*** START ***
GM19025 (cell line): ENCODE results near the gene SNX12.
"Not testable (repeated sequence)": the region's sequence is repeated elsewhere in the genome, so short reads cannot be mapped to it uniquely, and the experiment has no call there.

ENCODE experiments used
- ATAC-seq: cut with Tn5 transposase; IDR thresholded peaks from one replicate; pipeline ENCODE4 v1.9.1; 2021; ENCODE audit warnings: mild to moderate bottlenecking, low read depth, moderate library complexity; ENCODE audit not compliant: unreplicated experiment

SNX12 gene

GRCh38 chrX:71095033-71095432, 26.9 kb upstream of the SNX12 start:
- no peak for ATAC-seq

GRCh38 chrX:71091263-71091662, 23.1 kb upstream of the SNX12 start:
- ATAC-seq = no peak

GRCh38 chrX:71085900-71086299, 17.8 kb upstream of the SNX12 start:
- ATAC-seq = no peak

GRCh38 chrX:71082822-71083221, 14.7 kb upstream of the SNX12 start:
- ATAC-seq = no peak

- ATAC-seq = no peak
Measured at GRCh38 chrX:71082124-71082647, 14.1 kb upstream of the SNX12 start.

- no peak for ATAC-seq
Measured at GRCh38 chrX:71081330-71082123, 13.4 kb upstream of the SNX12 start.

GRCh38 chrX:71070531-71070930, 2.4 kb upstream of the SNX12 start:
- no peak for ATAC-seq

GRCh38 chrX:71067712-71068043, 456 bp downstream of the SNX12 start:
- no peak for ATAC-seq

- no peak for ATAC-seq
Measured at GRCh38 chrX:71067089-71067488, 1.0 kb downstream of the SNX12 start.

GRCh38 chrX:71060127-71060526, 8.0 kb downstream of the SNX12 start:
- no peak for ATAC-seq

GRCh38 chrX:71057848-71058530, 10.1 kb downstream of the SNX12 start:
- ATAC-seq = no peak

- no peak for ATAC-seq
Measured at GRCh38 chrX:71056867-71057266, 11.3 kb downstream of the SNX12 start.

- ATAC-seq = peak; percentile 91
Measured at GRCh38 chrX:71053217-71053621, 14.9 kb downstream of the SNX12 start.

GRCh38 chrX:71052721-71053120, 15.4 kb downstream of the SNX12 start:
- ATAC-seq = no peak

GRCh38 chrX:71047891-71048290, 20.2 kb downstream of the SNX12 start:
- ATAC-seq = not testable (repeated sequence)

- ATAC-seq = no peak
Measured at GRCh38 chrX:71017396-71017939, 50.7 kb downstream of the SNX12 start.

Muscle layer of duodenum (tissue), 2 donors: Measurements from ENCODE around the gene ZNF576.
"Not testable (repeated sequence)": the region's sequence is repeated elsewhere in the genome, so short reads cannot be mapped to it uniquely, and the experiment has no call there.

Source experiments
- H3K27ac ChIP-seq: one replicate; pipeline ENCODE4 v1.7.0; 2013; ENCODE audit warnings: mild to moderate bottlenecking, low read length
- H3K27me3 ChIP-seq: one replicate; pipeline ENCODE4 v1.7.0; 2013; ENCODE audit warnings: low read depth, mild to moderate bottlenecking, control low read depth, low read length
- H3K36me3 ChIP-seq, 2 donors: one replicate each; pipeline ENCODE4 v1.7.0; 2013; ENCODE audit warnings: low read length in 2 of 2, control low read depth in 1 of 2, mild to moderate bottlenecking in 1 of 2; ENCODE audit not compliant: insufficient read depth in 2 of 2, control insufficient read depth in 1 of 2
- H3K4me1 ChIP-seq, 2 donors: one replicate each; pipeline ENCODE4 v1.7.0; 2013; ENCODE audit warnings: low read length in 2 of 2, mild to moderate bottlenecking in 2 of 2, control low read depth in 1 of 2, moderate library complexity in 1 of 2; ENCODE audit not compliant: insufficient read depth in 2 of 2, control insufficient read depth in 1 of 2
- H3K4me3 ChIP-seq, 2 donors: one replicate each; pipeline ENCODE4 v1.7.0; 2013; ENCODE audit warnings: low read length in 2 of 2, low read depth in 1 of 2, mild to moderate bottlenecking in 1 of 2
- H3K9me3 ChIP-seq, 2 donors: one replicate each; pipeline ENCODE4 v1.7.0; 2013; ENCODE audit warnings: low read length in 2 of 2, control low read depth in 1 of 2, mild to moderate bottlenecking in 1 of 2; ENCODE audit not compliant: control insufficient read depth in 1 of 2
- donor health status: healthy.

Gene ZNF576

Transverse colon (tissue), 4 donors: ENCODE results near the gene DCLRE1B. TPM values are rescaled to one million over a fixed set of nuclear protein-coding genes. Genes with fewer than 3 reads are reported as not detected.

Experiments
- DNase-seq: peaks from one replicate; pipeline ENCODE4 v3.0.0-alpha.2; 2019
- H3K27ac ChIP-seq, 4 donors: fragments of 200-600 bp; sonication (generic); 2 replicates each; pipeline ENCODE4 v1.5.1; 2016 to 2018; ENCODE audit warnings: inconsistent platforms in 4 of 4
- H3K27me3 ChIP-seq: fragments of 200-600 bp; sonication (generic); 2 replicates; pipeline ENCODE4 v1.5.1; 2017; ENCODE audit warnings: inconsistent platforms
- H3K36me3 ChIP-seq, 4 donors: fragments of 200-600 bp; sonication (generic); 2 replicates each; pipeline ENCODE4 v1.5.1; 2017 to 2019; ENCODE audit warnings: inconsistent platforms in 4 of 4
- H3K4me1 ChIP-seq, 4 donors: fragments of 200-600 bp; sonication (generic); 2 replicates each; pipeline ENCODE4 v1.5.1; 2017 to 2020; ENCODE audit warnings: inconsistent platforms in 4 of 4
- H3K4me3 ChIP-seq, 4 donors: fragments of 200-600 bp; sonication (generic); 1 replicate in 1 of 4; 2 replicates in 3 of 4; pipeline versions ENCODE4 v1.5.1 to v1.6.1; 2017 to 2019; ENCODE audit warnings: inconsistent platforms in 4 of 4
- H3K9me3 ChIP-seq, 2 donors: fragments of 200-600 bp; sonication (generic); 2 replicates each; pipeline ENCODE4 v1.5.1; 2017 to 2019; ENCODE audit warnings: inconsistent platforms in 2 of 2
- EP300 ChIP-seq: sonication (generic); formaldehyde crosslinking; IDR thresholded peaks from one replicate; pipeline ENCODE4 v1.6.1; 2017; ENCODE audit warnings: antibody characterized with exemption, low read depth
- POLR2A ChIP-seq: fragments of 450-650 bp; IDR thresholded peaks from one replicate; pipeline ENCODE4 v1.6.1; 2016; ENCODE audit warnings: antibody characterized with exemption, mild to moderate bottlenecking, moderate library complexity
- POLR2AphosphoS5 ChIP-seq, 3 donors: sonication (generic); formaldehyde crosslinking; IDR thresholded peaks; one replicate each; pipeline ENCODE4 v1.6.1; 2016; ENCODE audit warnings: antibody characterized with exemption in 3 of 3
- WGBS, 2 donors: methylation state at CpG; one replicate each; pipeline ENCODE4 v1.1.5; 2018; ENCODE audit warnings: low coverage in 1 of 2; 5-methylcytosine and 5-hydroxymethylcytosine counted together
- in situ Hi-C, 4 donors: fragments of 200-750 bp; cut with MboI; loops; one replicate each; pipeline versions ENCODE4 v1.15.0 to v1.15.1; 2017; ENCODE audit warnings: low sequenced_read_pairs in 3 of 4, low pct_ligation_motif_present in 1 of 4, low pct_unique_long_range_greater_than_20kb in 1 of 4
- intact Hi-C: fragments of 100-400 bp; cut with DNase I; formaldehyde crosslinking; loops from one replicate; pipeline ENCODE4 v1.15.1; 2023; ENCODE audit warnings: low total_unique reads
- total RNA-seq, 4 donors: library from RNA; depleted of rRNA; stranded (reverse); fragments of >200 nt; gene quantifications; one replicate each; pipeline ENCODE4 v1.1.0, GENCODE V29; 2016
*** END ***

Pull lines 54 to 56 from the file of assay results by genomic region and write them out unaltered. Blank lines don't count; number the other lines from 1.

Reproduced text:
- H3K36me3 ChIP-seq, 4 donors: fragments of 200-600 bp; sonication (generic); 2 replicates each; pipeline ENCODE4 v1.5.1; 2017 to 2019; ENCODE audit warnings: inconsistent platforms in 4 of 4
- H3K4me1 ChIP-seq, 4 donors: fragments of 200-600 bp; sonication (generic); 2 replicates each; pipeline ENCODE4 v1.5.1; 2017 to 2020; ENCODE audit warnings: inconsistent platforms in 4 of 4
- H3K4me3 ChIP-seq, 4 donors: fragments of 200-600 bp; sonication (generic); 1 replicate in 1 of 4; 2 replicates in 3 of 4; pipeline versions ENCODE4 v1.5.1 to v1.6.1; 2017 to 2019; ENCODE audit warnings: inconsistent platforms in 4 of 4